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Dawn departs one asteroid bound for another

Posted: September 6, 2012

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Gently driven by ionized xenon gas from its electric propulsion system, NASA's Dawn spacecraft departed the giant asteroid Vesta on Wednesday after a year of science observations which unmasked the world's tortured, cratered surface.

Artist's concept of the Dawn spacecraft. Credit: NASA/JPL-Caltech
Dawn is now en route to Ceres, an icy, unexplored dwarf planet lying between the orbits of Mars and Jupiter. Powered by highly-efficient ion thrusters, the probe will reach Ceres in early 2015 to begin a mapping and observing campaign.

"As we respectfully say goodbye to Vesta and reflect on the amazing discoveries over the past year, we eagerly look forward to the next phase of our adventure at Ceres, where even more exciting discoveries await," said Robert Mase, Dawn's project manager at NASA's Jet Propulsion Laboratory.

The probe left the gravitational influence of Vesta at 2:26 a.m. EDT (0626 GMT) Wednesday, according to data transmitted from Dawn and received by ground stations on Earth.

Dawn finished its science observations at Vesta on July 25, but its departure from the asteroid was delayed by an anomaly with one of the craft's reaction wheels, which are used to control the vehicle's orientation in space.

It was the second time Dawn had trouble with a reaction wheel. In both instances, on-board software shut down a wheel after it developed excessive friction. The wheels spin rapidly to precisely point the spacecraft in the right direction.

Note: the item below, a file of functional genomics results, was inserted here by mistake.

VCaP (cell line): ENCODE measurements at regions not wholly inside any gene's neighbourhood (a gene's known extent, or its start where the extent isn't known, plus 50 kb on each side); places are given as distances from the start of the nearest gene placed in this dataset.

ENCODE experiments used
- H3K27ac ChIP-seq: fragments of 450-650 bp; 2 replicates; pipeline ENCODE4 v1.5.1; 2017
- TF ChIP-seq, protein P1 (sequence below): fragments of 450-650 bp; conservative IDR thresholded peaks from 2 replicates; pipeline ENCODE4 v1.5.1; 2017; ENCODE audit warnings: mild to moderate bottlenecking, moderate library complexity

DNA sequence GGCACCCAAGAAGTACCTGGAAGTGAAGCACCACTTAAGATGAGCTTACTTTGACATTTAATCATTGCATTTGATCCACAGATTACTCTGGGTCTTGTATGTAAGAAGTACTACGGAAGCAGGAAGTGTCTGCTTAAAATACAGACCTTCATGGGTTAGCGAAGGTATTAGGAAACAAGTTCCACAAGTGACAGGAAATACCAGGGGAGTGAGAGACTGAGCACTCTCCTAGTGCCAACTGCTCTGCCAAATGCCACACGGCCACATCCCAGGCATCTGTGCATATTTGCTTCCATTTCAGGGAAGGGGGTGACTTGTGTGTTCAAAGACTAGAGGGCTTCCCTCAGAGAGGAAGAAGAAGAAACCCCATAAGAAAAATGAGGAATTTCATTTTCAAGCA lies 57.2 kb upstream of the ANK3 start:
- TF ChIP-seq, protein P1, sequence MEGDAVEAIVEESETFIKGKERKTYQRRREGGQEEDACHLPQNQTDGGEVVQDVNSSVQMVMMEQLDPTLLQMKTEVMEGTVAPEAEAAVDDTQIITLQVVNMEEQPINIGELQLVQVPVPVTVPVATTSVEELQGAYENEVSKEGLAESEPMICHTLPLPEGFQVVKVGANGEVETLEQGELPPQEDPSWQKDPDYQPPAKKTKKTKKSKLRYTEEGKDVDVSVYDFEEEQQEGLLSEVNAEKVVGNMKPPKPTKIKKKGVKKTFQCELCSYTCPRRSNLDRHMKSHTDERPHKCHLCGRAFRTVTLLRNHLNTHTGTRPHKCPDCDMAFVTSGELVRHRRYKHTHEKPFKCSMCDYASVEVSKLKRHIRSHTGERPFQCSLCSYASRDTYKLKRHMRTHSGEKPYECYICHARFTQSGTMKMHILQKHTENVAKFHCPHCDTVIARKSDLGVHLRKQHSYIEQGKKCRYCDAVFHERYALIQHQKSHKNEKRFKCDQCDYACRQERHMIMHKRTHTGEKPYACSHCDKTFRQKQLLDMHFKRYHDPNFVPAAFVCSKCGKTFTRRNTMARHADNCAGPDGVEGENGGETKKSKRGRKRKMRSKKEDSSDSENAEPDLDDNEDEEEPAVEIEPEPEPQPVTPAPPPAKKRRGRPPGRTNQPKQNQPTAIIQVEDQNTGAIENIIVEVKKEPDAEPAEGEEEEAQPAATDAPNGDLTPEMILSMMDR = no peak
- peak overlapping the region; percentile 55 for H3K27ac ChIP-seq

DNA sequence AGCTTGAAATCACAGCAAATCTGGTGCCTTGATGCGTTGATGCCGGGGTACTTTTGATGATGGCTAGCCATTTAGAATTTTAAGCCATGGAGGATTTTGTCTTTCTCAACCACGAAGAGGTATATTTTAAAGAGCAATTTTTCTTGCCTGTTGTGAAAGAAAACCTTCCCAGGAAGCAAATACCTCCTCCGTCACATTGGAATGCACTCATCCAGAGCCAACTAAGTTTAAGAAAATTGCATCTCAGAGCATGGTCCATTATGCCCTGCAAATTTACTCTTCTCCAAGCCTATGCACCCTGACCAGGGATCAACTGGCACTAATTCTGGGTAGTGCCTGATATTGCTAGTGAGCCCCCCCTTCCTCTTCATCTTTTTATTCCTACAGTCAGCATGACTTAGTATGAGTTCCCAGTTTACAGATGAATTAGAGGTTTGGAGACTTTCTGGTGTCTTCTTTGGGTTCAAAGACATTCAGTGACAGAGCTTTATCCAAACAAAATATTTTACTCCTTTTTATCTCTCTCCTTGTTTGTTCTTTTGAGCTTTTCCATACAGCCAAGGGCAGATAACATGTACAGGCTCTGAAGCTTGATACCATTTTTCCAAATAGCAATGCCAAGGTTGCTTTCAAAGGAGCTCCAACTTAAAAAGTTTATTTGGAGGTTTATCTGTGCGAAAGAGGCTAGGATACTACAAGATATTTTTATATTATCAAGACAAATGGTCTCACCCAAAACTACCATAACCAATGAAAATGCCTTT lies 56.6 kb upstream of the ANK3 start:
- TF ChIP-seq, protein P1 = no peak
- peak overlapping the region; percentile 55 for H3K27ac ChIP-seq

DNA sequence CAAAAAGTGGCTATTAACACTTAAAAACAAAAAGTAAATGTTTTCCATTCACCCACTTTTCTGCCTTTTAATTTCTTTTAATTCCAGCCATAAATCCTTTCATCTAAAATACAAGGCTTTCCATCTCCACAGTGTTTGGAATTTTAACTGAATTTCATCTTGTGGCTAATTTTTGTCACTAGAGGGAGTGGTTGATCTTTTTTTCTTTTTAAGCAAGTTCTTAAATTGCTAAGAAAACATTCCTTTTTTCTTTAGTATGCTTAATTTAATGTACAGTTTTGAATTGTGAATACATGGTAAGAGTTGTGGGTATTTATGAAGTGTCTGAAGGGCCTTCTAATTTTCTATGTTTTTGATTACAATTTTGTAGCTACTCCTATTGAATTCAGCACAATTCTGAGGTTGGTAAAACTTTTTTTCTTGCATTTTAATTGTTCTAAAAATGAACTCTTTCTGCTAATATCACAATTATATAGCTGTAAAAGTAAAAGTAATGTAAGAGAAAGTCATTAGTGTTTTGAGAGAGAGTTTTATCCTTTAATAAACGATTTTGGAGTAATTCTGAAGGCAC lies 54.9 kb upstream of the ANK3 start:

Engineers are evaluating the reaction wheel problem and could institute a fix while Dawn cruises toward Ceres. In the meantime, the craft will use attitude control thrusters to manage its orientation.

Dawn is NASA's first mission to orbit two large bodies in the solar system.

One of the final images of Vesta captured by Dawn's framing camera shows the asteroid's sunlit north pole on Aug. 26. Credit: NASA/JPL-Caltech/UCLA/MPS/DLR/IDA
The spacecraft extensively studied Vesta after it arrived in orbit in July 2011, mapping the surface and charting the history of the giant asteroid, which measures about 359 miles by 285 miles.

"We went to Vesta to fill in the blanks of our knowledge about the early history of our solar system," said Christopher Russell, Dawn's principal investigator at UCLA. "Dawn has filled in those pages, and more, revealing to us how special Vesta is as a survivor from the earliest days of the solar system. We can now say with certainty that Vesta resembles a small planet more closely than a typical asteroid."

Scientists say Vesta and Ceres are relics left over from the birth of the solar system. Formed in the hot soup of rock and gas which coalesced into the planets and moons, the asteroids are cousins of the primordial building blocks which formed Earth, Mars, and other terrestrial planets.

First identified in 1807, Vesta was the fourth asteroid ever discovered.

Before the Dawn probe arrived at Vesta, scientists only knew the asteroid as a fuzzy dot viewed through the apertures of telescopes. They had no idea about Vesta's landslides or lumpy gravity field. Scientists did not even know what Vesta might look like once Dawn arrived in its vicinity.

Dawn approached within 130 miles of Vesta, revealing scarring from mammoth cosmic collisions in the last two billion years. The impacts left ripple-like marks across Vesta's southern hemisphere and ejected material which later fell to Earth as meteorites.

Reconnaissance of Vesta and Ceres could give researchers clues about how Earth and other planets formed.

Ceres - almost twice the size of Vesta - is the largest object in the asteroid belt. Crude imagery and telescopic observations of Ceres indicate water ice may be buried beneath its crust, which may contain water-bearing minerals.